The increasing prevalence and cost of chronic diseases and care indicate that comprehensive changes and paradigm shifts are needed in how healthcare systems approach and care for the chronically ill. Biological systems theory has been suggested as a model to explain human differences within surrounding systems that could translate into biological mechanisms, and is consistent with the chronic care model. Biological systems theory defines five levels of environmental contexts within the social milieu of an individual: the microsystem, comprising the direct interactions and intimate relationships of an individual's everyday life; the mesosystem, relating to interactions between the components of the microsystem; the exosystem, comprising the wider social and community setting; the macrosystem, consisting of cultural value, ethnic identity, beliefs, laws, and customs; and the chronosystem, comprising the patterns of events throughout the lifecourse. Interventions incorporating biological systems theory have shown some success in pediatric populations. Bioecological systems theory presents an out-of-the-box discipline approach for potential application or contribution to chronic care that is consistent with the chronic care model.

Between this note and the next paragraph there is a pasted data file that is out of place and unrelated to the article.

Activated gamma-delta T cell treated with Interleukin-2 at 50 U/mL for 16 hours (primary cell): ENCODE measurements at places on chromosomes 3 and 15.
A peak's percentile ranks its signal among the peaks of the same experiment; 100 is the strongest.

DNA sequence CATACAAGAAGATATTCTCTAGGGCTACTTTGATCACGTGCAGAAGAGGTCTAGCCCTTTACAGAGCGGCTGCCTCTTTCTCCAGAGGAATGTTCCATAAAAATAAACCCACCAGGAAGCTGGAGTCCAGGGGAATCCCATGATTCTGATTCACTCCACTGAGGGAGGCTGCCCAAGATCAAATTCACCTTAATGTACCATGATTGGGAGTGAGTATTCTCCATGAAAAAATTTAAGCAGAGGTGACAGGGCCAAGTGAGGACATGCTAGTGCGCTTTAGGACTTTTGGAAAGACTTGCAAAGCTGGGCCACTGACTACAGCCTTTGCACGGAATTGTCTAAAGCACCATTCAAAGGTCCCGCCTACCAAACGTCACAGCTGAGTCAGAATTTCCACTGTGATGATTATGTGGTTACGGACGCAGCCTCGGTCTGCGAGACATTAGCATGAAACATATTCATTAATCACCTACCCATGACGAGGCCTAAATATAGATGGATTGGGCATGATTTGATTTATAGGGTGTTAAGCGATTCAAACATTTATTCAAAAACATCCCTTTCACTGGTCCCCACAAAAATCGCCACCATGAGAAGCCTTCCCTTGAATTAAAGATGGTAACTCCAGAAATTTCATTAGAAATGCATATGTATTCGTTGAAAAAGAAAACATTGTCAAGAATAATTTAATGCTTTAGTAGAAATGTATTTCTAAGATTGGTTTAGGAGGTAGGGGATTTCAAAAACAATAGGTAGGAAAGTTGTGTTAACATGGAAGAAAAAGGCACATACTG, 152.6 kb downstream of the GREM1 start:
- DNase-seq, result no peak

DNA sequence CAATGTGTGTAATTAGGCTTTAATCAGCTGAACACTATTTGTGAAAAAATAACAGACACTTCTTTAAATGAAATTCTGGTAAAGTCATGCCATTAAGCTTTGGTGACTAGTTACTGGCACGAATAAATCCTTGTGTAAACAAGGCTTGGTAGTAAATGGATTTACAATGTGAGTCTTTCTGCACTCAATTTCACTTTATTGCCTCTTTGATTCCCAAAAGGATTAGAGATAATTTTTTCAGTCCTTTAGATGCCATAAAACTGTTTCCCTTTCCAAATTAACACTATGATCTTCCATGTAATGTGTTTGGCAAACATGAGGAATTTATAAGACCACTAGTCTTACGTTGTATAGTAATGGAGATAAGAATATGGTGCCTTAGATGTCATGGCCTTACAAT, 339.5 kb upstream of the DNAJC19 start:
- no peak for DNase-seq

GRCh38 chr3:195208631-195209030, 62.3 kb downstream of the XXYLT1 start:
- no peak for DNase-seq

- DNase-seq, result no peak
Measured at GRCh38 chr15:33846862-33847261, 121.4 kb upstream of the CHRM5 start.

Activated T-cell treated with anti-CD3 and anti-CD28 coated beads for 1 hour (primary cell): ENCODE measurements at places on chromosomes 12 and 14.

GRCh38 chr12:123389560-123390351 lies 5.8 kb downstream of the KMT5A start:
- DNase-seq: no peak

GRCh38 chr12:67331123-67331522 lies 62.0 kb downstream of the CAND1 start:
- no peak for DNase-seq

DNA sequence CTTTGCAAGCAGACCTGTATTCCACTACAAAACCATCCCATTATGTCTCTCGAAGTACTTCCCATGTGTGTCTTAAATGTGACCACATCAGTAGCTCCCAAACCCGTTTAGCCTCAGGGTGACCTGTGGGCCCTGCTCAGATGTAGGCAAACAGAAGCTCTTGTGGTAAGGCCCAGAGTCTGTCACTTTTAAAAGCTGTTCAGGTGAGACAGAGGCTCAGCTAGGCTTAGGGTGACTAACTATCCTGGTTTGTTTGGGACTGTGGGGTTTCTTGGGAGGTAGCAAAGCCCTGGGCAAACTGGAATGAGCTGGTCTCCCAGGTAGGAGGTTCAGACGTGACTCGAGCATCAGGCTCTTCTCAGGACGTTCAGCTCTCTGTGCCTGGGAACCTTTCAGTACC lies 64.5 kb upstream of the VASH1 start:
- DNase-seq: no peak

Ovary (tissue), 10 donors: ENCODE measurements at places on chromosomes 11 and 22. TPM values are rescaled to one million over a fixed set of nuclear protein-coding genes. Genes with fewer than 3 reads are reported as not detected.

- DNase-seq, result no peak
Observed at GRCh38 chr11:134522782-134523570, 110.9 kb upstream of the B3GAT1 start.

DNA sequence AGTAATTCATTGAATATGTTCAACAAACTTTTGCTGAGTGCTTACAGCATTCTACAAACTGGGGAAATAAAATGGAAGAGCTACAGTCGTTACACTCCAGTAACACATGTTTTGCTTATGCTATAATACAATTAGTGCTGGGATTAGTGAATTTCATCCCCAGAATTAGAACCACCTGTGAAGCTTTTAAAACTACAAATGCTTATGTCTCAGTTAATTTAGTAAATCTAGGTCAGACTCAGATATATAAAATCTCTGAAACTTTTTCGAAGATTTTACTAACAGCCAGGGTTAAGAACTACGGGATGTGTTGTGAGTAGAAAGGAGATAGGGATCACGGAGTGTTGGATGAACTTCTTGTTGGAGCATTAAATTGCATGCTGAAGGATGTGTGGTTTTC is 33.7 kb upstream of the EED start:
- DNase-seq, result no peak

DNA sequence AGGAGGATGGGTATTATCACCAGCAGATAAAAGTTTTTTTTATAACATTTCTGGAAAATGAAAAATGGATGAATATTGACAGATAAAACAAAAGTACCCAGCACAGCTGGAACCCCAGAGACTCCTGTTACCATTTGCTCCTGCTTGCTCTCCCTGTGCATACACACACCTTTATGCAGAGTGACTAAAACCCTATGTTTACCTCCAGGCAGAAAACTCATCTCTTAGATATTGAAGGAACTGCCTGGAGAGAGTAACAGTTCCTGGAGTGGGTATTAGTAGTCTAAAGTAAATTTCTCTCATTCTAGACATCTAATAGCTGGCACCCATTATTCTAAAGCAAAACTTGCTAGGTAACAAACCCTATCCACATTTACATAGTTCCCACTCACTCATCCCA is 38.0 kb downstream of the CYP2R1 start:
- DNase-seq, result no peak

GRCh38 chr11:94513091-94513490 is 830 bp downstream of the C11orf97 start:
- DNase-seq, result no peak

- Disease management programmes